Pregnancy, birth, and parenting after loss are uniquely complex experiences — not just for us, but also for the friends and family supporting us. It’s for this reason that Lane and I wrote a letter to our friends and family laying out what to expect around Lora’s birthday and the weeks following.
The letter works a lot like birth preferences – its purpose being the clear communication of needs/desires to minimize chances of miscommunication and unnecessary stress. Our goal for the letter was to empower our friends and family to support us in a way that honors Norah, Mom, and our story.
One of the difficult parts of grief is learning to advocate for yourself and your experience. Often it can feel like making space for your grief is a selfish inconvenience rather than the necessity it truly is. Taking the time to think through what we hoped the space surrounding Lora’s birth would look like was an incredibly helpful exercise, even just for us to acknowledge what may be difficult about that day so those moments wouldn’t catch us off guard.
The letter also allowed us to offer our loved ones specific ways to come alongside us; giving clear answers to the common offer of, “Just let me know how I can help!”
I can’t say enough how much the letter helped in those fresh first days; not needing to explain ourselves was such a relief.
I’m sharing our letter with you in the hopes it might help if you find yourself or a friend in a similar situation. The main part of the letter is included below, but I’ve also included the actual PDF that we sent out (click here to view it) – this includes the ways to help. (PS – There is absolutely no reason the letter needed to be laid out in this way, it honestly could’ve just been an email. But I’m a graphic designer by trade and love nerding out on little projects like this).
To our amazing family and friends,
You are the most important people in our lives —you have held us and carried us as we’ve journeyed through these past two years and there truly aren’t words to describe how much we appreciate every single one of you.
When the tornado of hormones, lack of sleep, and wild emotions of any birth is combined with our experience of loss and the presence of grief, the chance for miscommunication and misunderstanding is high. Knowing this and because we love you, Lane and I hope to set some expectations for what the time around Lora’s birth may (or may not) look like.
With my blood pressure dancing the line of too high, the exact date and time of Lora’s birth is a little up in the air. It was originally scheduled for Friday, January 18th at 7:30am in the Mother Baby Center at Abbott Northwestern Hospital (the same place Norah was born), but if my BP continues to be an issue, Lora may make her arrival a little sooner.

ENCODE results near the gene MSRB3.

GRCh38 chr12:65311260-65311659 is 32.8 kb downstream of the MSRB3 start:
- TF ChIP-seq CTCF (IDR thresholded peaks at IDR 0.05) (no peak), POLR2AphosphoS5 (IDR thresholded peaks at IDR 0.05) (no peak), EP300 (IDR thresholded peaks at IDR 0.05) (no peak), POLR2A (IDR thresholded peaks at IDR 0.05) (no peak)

If you choose to be in the waiting room, our plan is to have Jen (our doula) meet you after surgery to share photos of Lora and give you an update on how everyone is doing.
After the surgery and initial recovery, we hope to be up for having a limited number of people visit that evening, but we will lead that decision.
We don’t know what to expect on Lora’s first day earthside, but we will honor whatever it becomes. We want to give ourselves space to get to know this new little human, take care of ourselves physically, and navigate a very complex and intense emotional experience.
We may want to show Lora off immediately and invite everyone up as soon as we can. But it’s also very possible that we may not be ready to have any visitors that first day. If that happens, please understand that the decision was made to allow space to address the needs of our newly expanded family; it has nothing to do with you, our appreciation for you, or our desire to have you there supporting us and our sweet girl.
After that first day, we plan to allow visitors the rest of our hospital stay.
Three notes about visiting
1 – It’s OK to talk about Norah and Mom. We are choosing to honor them throughout our stay in various ways and any conversation about them will be welcomed with open arms (but I can’t guarantee there won’t be tears, because, hormones).
2 – Keep in mind that it’s cold and flu season. A little bug in an adult can translate to a big illness in a tiny body. Both Lora and myself will need to steer clear of any sickness for a while. If you feel under the weather or have been exposed to someone that is contagiously sick please hold your visit until later.
3 – When it comes to holding Lora, wait for us to offer instead of asking. The simple act of holding our baby carries a significant weight for us and will be complex to navigate.
Holding Norah in any sort of natural way was nearly impossible due to the number of cords, IVs, and her intubation. The only time we were able to fully and comfortably hold her was after the breathing tube was removed and she was actively dying, after she passed, and then for the last time at the funeral home.
Norah went straight from the safety of her daddy’s arms into the arms of Jesus.
The last time I handed my baby girl to someone else I was handing her to the funeral director. The weight of her little body in my arms is a sensation I will continue to long for until we are one day reunited.
Lane and I have both refused to hold another child after Norah until it would be our own. Holding our living daughter will be an incredibly holy and powerful experience for us, one that we may
fiercely protect for a while.
Please know that our potential refusal to let you hold Lora will ease with time. It has nothing to do with you, and everything to do with the miracle of our second daughter’s life.
We can’t wait to meet this little girl and see what God has planned for her.
Because of Norah, we know that it will be more incredible than we could ever imagine.
Thank you for being a part of it all.
Joanna, Lane, & Norah.